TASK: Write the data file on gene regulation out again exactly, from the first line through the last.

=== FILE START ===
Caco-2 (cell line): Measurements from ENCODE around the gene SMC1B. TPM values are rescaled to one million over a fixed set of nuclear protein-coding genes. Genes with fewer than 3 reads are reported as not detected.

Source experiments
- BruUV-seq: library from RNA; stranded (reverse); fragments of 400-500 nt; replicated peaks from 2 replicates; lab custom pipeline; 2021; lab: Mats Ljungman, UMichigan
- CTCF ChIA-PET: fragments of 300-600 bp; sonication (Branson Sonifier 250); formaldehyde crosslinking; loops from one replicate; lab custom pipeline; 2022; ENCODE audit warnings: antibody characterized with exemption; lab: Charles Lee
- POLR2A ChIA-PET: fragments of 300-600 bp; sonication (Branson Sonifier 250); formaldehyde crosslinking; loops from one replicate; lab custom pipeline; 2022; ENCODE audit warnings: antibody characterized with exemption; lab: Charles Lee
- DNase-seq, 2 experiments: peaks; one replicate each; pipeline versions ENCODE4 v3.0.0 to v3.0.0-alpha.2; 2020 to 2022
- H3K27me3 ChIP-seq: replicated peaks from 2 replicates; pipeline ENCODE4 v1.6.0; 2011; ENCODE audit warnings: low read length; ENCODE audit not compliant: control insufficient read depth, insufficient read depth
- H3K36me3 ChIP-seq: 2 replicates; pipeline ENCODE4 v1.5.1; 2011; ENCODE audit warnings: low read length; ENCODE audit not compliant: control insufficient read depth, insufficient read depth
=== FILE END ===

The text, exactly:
Caco-2 (cell line): Measurements from ENCODE around the gene SMC1B. TPM values are rescaled to one million over a fixed set of nuclear protein-coding genes. Genes with fewer than 3 reads are reported as not detected.

Source experiments
- BruUV-seq: library from RNA; stranded (reverse); fragments of 400-500 nt; replicated peaks from 2 replicates; lab custom pipeline; 2021; lab: Mats Ljungman, UMichigan
- CTCF ChIA-PET: fragments of 300-600 bp; sonication (Branson Sonifier 250); formaldehyde crosslinking; loops from one replicate; lab custom pipeline; 2022; ENCODE audit warnings: antibody characterized with exemption; lab: Charles Lee
- POLR2A ChIA-PET: fragments of 300-600 bp; sonication (Branson Sonifier 250); formaldehyde crosslinking; loops from one replicate; lab custom pipeline; 2022; ENCODE audit warnings: antibody characterized with exemption; lab: Charles Lee
- DNase-seq, 2 experiments: peaks; one replicate each; pipeline versions ENCODE4 v3.0.0 to v3.0.0-alpha.2; 2020 to 2022
- H3K27me3 ChIP-seq: replicated peaks from 2 replicates; pipeline ENCODE4 v1.6.0; 2011; ENCODE audit warnings: low read length; ENCODE audit not compliant: control insufficient read depth, insufficient read depth
- H3K36me3 ChIP-seq: 2 replicates; pipeline ENCODE4 v1.5.1; 2011; ENCODE audit warnings: low read length; ENCODE audit not compliant: control insufficient read depth, insufficient read depth